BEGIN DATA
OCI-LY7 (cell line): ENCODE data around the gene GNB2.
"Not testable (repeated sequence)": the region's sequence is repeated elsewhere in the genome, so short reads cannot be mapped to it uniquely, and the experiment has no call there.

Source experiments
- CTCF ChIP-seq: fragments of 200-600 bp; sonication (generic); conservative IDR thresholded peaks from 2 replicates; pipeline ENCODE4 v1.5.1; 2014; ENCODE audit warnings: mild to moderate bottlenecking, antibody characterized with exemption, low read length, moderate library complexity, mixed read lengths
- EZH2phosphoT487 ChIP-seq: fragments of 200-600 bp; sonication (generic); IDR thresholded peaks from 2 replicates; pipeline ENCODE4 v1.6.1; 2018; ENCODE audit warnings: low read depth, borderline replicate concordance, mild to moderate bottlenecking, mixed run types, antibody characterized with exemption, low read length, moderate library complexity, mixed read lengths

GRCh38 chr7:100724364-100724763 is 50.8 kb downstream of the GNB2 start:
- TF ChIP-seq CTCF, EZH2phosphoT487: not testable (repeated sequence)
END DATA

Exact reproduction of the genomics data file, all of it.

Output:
OCI-LY7 (cell line): ENCODE data around the gene GNB2.
"Not testable (repeated sequence)": the region's sequence is repeated elsewhere in the genome, so short reads cannot be mapped to it uniquely, and the experiment has no call there.

Source experiments
- CTCF ChIP-seq: fragments of 200-600 bp; sonication (generic); conservative IDR thresholded peaks from 2 replicates; pipeline ENCODE4 v1.5.1; 2014; ENCODE audit warnings: mild to moderate bottlenecking, antibody characterized with exemption, low read length, moderate library complexity, mixed read lengths
- EZH2phosphoT487 ChIP-seq: fragments of 200-600 bp; sonication (generic); IDR thresholded peaks from 2 replicates; pipeline ENCODE4 v1.6.1; 2018; ENCODE audit warnings: low read depth, borderline replicate concordance, mild to moderate bottlenecking, mixed run types, antibody characterized with exemption, low read length, moderate library complexity, mixed read lengths

GRCh38 chr7:100724364-100724763 is 50.8 kb downstream of the GNB2 start:
- TF ChIP-seq CTCF, EZH2phosphoT487: not testable (repeated sequence)